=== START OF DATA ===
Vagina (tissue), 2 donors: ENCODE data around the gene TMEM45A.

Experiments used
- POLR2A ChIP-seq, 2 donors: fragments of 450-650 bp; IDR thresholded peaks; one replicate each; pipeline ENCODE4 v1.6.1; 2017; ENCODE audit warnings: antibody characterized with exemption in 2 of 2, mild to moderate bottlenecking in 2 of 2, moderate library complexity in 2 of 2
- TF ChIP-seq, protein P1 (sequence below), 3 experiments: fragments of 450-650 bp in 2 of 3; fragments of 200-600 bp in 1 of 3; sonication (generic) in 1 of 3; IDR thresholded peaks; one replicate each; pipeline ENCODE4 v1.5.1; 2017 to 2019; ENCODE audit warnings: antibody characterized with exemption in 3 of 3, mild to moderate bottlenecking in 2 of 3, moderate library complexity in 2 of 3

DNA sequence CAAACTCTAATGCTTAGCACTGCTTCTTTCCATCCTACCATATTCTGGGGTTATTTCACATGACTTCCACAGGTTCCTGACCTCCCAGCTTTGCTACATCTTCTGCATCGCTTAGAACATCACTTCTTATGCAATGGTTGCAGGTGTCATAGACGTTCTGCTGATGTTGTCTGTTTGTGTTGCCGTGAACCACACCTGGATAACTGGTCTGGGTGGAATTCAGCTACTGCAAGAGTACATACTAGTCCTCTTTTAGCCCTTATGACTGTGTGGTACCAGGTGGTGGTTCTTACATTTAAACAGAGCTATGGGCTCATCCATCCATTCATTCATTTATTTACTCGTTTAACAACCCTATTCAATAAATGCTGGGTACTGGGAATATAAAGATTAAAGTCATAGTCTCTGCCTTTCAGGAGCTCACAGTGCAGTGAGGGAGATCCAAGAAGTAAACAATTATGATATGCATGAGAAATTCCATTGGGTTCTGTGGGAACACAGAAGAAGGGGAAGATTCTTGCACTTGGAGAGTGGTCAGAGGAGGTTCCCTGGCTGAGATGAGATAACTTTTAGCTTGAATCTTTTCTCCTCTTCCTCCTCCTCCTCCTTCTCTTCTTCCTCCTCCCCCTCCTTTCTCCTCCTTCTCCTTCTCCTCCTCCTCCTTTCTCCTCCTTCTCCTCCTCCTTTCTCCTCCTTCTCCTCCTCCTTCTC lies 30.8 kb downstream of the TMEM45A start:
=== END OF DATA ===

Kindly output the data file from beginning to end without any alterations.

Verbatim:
Vagina (tissue), 2 donors: ENCODE data around the gene TMEM45A.

Experiments used
- POLR2A ChIP-seq, 2 donors: fragments of 450-650 bp; IDR thresholded peaks; one replicate each; pipeline ENCODE4 v1.6.1; 2017; ENCODE audit warnings: antibody characterized with exemption in 2 of 2, mild to moderate bottlenecking in 2 of 2, moderate library complexity in 2 of 2
- TF ChIP-seq, protein P1 (sequence below), 3 experiments: fragments of 450-650 bp in 2 of 3; fragments of 200-600 bp in 1 of 3; sonication (generic) in 1 of 3; IDR thresholded peaks; one replicate each; pipeline ENCODE4 v1.5.1; 2017 to 2019; ENCODE audit warnings: antibody characterized with exemption in 3 of 3, mild to moderate bottlenecking in 2 of 3, moderate library complexity in 2 of 3

DNA sequence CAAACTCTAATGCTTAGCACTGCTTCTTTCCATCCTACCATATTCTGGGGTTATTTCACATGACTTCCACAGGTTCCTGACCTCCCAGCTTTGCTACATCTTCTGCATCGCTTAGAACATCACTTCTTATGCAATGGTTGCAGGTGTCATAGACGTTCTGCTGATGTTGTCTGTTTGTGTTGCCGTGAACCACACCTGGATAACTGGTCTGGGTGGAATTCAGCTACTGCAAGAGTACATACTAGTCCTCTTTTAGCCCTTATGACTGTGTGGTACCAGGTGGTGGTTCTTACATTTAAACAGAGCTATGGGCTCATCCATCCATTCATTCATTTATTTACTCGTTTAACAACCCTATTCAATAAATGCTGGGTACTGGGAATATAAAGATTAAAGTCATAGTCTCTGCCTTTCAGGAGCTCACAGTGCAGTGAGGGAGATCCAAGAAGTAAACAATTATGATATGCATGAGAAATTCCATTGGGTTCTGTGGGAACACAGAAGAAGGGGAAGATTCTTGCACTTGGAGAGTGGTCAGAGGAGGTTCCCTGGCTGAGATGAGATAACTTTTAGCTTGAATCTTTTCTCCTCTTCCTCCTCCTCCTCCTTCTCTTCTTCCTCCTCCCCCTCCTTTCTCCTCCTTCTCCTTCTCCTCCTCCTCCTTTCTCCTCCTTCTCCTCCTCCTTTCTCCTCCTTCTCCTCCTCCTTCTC lies 30.8 kb downstream of the TMEM45A start: